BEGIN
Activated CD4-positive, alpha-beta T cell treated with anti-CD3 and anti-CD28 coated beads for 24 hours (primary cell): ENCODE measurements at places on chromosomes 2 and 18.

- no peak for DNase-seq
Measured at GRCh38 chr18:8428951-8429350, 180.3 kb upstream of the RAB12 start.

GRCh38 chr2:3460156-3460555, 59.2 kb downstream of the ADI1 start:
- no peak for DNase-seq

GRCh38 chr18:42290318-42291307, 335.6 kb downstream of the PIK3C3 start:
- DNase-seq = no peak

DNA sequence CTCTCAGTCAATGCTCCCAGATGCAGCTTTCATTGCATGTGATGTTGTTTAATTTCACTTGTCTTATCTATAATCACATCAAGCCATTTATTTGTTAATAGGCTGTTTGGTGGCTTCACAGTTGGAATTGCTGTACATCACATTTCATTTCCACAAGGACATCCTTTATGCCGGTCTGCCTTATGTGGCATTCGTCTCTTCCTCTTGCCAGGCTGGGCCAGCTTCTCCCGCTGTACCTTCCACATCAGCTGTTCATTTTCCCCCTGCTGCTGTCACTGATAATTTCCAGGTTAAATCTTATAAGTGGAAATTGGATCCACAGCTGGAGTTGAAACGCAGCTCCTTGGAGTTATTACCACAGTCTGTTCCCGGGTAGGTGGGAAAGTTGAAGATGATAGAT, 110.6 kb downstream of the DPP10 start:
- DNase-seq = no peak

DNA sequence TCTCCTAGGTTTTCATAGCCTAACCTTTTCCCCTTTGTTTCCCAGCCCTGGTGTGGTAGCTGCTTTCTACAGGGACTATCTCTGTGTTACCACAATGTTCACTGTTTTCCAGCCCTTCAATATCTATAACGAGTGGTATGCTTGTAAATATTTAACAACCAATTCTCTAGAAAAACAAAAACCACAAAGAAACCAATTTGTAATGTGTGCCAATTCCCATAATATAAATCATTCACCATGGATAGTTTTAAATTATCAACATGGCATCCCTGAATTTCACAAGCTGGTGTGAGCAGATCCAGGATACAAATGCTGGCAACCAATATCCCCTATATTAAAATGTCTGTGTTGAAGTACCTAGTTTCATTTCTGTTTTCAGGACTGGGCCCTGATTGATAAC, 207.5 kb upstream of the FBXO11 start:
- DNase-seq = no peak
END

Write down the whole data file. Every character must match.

Activated CD4-positive, alpha-beta T cell treated with anti-CD3 and anti-CD28 coated beads for 24 hours (primary cell): ENCODE measurements at places on chromosomes 2 and 18.

- no peak for DNase-seq
Measured at GRCh38 chr18:8428951-8429350, 180.3 kb upstream of the RAB12 start.

GRCh38 chr2:3460156-3460555, 59.2 kb downstream of the ADI1 start:
- no peak for DNase-seq

GRCh38 chr18:42290318-42291307, 335.6 kb downstream of the PIK3C3 start:
- DNase-seq = no peak

DNA sequence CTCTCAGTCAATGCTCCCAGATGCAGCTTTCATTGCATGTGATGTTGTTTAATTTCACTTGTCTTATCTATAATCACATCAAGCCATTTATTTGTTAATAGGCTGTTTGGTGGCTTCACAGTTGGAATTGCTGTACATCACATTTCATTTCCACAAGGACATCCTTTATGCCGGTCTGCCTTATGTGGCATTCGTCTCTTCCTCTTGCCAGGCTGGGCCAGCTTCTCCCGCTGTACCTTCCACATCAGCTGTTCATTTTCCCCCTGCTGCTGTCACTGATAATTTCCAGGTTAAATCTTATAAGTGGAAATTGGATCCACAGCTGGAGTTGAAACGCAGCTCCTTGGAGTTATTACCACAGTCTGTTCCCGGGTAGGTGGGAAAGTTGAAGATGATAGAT, 110.6 kb downstream of the DPP10 start:
- DNase-seq = no peak

DNA sequence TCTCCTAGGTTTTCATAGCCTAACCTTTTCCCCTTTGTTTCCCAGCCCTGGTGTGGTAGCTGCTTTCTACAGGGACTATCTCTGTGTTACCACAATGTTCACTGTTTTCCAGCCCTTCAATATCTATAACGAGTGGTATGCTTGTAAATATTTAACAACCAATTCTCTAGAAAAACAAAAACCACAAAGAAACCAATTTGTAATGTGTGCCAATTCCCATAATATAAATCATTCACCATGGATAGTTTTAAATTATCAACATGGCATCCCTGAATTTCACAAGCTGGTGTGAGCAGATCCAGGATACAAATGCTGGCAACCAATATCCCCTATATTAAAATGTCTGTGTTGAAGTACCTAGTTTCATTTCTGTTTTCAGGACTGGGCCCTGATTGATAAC, 207.5 kb upstream of the FBXO11 start:
- DNase-seq = no peak